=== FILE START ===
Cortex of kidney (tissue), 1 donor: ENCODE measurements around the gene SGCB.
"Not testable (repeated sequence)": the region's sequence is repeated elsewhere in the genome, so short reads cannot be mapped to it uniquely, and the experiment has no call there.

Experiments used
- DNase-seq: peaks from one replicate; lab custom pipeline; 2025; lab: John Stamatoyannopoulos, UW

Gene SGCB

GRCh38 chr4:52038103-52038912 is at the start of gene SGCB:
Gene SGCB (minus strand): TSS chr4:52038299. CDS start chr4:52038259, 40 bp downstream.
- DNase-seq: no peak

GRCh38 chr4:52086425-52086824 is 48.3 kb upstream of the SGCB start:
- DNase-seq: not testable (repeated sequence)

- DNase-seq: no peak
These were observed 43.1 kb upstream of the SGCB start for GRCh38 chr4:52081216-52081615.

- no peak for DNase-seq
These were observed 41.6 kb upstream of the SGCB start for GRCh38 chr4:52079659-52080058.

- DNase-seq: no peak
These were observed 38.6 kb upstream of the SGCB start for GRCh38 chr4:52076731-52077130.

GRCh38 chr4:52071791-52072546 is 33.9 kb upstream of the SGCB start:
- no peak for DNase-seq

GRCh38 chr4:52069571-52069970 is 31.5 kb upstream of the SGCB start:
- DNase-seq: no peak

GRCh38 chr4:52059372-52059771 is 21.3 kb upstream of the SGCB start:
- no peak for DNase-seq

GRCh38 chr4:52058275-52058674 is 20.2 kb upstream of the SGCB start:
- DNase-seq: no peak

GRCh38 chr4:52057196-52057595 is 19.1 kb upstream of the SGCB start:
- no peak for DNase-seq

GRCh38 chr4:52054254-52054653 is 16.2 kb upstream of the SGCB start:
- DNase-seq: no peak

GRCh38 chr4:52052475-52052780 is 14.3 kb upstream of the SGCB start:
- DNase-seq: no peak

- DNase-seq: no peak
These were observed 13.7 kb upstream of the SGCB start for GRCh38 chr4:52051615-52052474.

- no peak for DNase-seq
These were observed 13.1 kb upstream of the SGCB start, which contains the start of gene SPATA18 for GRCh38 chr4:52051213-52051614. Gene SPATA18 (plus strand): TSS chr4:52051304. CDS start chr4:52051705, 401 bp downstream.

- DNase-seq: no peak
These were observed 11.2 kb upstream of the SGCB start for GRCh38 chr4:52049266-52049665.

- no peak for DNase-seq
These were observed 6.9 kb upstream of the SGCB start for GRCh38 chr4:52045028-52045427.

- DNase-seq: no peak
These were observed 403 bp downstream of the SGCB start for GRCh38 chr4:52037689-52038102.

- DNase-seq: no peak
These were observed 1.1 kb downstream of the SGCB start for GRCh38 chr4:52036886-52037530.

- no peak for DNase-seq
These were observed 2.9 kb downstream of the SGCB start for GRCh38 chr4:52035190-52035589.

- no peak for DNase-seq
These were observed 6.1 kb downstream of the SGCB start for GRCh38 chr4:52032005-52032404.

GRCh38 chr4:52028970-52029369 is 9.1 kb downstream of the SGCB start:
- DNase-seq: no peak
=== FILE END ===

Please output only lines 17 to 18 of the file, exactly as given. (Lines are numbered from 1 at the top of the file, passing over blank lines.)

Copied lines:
GRCh38 chr4:52071791-52072546 is 33.9 kb upstream of the SGCB start:
- no peak for DNase-seq